- Local context and whole system working: Does the service work in a joined-up way with other services and systems that are also supporting the group of people your service supports?
- Sustainability: Does the service have a plan in place to ensure its long-term viability and is there evidence that this plan is being implemented successfully?
- Capacity to deliver: Is service capacity aligned to the priorities of the Transforming Care Partnership, and able to deliver on agreed outcomes set out within local TCP/transformation plans?
- Service design: Is there a shared approach to designing innovative services to meet the identified needs of people in their community, developed in co-production with people with lived experience and families. Is this seen within neighbourhood networks, resilient social care workforce and in the delivery of key functions set out in the model service specification e.g. Intensive Support and Community Forensic Service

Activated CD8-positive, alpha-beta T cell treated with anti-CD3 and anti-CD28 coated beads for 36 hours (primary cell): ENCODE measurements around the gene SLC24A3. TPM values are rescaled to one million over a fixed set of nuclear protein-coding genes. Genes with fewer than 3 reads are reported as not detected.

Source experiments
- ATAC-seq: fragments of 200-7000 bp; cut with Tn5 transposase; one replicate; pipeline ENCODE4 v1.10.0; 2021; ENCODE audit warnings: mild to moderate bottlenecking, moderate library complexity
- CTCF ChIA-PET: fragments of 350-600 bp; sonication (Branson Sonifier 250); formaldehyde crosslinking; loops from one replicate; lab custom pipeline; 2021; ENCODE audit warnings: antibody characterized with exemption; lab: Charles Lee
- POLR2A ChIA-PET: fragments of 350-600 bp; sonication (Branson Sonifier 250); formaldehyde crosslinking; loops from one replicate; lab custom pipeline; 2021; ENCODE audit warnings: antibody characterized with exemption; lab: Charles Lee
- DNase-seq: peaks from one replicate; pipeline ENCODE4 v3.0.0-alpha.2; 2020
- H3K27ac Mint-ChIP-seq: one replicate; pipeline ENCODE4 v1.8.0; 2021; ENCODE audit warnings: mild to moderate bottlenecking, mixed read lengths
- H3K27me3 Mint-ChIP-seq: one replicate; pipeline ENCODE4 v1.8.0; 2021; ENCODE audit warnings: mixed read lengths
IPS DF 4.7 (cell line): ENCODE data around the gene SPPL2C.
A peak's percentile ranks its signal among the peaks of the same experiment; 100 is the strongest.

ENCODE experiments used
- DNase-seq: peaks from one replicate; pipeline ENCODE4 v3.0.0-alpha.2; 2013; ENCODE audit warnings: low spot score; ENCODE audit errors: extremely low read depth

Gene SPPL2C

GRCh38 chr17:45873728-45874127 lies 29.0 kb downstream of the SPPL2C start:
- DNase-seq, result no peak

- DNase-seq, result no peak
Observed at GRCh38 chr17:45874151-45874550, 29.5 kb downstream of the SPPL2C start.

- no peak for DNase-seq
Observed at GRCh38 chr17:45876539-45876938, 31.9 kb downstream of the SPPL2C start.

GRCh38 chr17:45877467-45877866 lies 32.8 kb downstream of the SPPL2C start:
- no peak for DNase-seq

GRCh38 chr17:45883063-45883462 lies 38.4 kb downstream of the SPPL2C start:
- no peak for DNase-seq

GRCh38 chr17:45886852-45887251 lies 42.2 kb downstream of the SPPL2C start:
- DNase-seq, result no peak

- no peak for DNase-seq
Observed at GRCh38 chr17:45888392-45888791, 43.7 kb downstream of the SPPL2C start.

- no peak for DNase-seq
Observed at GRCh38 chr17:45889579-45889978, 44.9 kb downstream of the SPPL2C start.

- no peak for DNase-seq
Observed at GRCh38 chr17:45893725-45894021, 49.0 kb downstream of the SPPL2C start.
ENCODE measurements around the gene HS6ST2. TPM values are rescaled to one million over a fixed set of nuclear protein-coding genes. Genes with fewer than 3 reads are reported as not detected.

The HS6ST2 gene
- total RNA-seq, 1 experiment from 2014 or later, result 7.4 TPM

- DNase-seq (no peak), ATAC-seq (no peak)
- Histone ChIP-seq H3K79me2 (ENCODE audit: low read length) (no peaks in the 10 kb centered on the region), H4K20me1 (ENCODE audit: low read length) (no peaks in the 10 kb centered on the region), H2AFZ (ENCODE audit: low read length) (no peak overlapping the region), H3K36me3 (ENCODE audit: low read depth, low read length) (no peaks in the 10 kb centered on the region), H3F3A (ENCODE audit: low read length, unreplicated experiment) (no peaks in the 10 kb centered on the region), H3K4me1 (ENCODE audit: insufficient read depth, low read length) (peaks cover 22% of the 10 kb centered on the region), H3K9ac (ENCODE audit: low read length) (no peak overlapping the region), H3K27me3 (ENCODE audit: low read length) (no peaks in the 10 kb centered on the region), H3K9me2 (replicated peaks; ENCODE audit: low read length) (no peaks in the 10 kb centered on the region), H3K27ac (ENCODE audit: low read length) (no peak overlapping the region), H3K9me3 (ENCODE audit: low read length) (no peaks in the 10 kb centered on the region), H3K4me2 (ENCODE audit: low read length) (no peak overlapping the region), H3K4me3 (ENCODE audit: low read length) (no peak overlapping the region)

The peer review team
A peer team is established for each peer review. People are sought from across the country who all have a fundamental knowledge or experience of the programme. The LGA try to source people to make up the team from outside the systems region in recognition that the borders of some services may reach into other areas.
The team will always have a family carer, a person with lived experience, a social care provider alongside social workers, commissioners, and others from children’s services, housing, data to ensure a broad and knowledgeable perspective but all will have a working understanding of the programme. The team is then led by a clinical lead and a peer review manager from the LGA who upholds the methodology and keeps everyone focussed.
The area is provided with a Photo Team sheet and bio prior to the team coming into the local area.